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The section labeled Top Priority contains factors that have moderate or high impact on Overall Program Effectiveness that are not performing as well as one would hope. In order to improve the fraternity/sorority program, institutions need to improve the performance of the factors in the top priority category. These are the areas we should strive to make “right.” From Table 1, we can see that for the aggregate data those factors are Anticipated Alumni Activity and Experience Contributed to Personal Growth. Ideally, we would like to see these factors move into the Maintain or Improve section. Improving the performance of the top predicting factors should lead to an increase in the performance of the Overall Program Effectiveness factor. Comparing the performance of the factor among different populations may yield clues as to how to improve the factor. If one population is more satisfied than another, then institutions should look for the cause of the gap in the perceptions. When something is not “right” for only some sub-populations, focusing improvement efforts on that group is advised, rather than using time and money to seek improvement for the entire population. A task force can be established to determine why one population is being underserved and how to increase their level of satisfaction.

Chart 3: 2006 AFA/EBI Fraternity/Sorority Assessment Anticipated Alumni Activity 5.6

Chart 3: 2006 AFA/EBI Fraternity/Sorority Assessment Experience Contributed to Personal Growth Establishing effective social skills Learning self discipline Commitment to community service Ability to drink responsibly Academic success

5.2

Identifying a career direction 4

4.8

4.4

The second factor in the Top Priority category is Experience Enhanced Personal Growth and it is the third predictor of Overall Program Effectiveness. The factor is comprised of six questions which assess to what degree the fraternity/sorority contributed to the member’s growth on a personal level. The mean response to these questions, as seen in Chart 3, range from a high of 5.75 for establishing effective social skills to 4.56 for identifying a career direction. Members are less satisfied with the fraternity/sorority’s contribution to their career and academic success than with the organization’s contribution to their social success. Increasing the mean for the lower performing questions will increase the factor mean. Again, this should, in turn, increase member perception of overall program performance.

4.5

5

5.5

6

question mean

male

female gender

Examination of the Anticipated Alumni factor from the Top Priority category reveals a statistically significant difference between the perceptions of males and females. Chart 2 shows that males feel they are more likely to remain involved in the organization as alumni than females. Increasing the degree to which females feel connected to the organization and want to stay involved after graduation will increase the mean of the factor. This, in turn, should lead to an increase in member perceptions of the overall effectiveness of the fraternity/sorority program. Another option in the improvement process is to examine the questions that comprise a factor; look for underperforming questions. Improving performance on those questions will result in an increase in the performance of the factor. This is a more cost effective approach to improving what is “wrong” than trying to improve the entire factor.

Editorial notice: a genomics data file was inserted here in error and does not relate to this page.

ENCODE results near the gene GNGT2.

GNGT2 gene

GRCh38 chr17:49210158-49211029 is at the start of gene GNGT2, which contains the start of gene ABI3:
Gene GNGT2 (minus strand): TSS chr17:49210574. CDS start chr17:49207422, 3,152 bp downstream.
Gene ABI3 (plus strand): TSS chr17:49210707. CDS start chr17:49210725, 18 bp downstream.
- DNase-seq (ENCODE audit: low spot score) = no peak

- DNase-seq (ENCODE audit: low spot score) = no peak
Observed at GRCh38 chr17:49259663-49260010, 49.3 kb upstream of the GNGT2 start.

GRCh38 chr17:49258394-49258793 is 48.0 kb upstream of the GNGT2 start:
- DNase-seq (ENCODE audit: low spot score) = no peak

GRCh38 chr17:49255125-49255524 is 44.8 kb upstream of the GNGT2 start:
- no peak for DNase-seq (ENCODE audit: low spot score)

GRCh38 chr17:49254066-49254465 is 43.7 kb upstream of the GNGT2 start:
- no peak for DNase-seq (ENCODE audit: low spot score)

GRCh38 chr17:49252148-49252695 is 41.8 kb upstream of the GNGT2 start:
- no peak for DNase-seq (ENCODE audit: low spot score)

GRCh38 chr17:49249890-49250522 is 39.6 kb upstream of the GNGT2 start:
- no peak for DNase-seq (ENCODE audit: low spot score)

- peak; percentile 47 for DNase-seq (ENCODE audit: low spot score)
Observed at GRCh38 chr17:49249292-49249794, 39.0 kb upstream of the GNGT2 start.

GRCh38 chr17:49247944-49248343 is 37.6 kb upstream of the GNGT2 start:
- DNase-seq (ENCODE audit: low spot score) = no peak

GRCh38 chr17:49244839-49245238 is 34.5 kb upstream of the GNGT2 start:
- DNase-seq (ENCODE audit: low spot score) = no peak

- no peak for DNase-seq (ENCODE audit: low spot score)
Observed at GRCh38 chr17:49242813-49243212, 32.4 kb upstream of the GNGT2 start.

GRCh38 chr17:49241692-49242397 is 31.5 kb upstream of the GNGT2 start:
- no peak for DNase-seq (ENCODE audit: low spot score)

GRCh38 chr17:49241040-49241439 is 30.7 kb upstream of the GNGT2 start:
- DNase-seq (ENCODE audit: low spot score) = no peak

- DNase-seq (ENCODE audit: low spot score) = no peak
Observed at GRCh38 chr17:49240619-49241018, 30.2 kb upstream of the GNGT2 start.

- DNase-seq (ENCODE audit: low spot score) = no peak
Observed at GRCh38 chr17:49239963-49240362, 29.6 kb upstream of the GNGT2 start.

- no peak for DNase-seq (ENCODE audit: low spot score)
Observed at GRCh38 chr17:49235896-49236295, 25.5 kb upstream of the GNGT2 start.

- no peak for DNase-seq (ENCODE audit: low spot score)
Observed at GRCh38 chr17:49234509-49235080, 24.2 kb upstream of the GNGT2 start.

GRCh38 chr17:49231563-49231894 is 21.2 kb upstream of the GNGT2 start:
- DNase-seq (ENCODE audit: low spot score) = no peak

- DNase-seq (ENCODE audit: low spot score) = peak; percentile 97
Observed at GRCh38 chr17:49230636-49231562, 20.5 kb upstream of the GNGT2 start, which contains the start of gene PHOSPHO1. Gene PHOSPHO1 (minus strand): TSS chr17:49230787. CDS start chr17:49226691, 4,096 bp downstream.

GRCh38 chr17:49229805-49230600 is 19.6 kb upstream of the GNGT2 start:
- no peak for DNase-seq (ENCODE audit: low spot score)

Knowing where to focus resources in order to achieve the greatest impact is crucial to any continuous improvement effort. The regression analysis points institutions in the right direction. As you consider the results presented here, please bear in mind that they are based on aggregate data from all participating institutions and do not necessarily reflect your institution. Each institution is unique. Schools that already participate in the AFA/EBI Fraternity/ Sorority Assessment have their own campus information and can use their findings to guide their planning. Without assessment to support action planning, it is possible that interventions may be misdirected. For more information on the assessment or how your institution can become involved, please contact Dave Butler, Project Director: 302-286-0230 or Dave@webebi.com. EBI assessments are also available for College Housing, Campus Union/Student Centers, the First-Year Initiative and many academic areas in higher education. Please visit http://www.webebi.com/ for more information. – S ally Vestal is the Production Manager for Educational Benchmarking, Inc.

Winter 2007 / Perspectives

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Profile for Association of Fraternity/Sorority Advisors

AFA Perspectives Winter 2007  

Perspectives provides a forum for research, innovative ideas, and information related to the advisement of fraternal organizations. It promo...

AFA Perspectives Winter 2007  

Perspectives provides a forum for research, innovative ideas, and information related to the advisement of fraternal organizations. It promo...

Profile for afa1976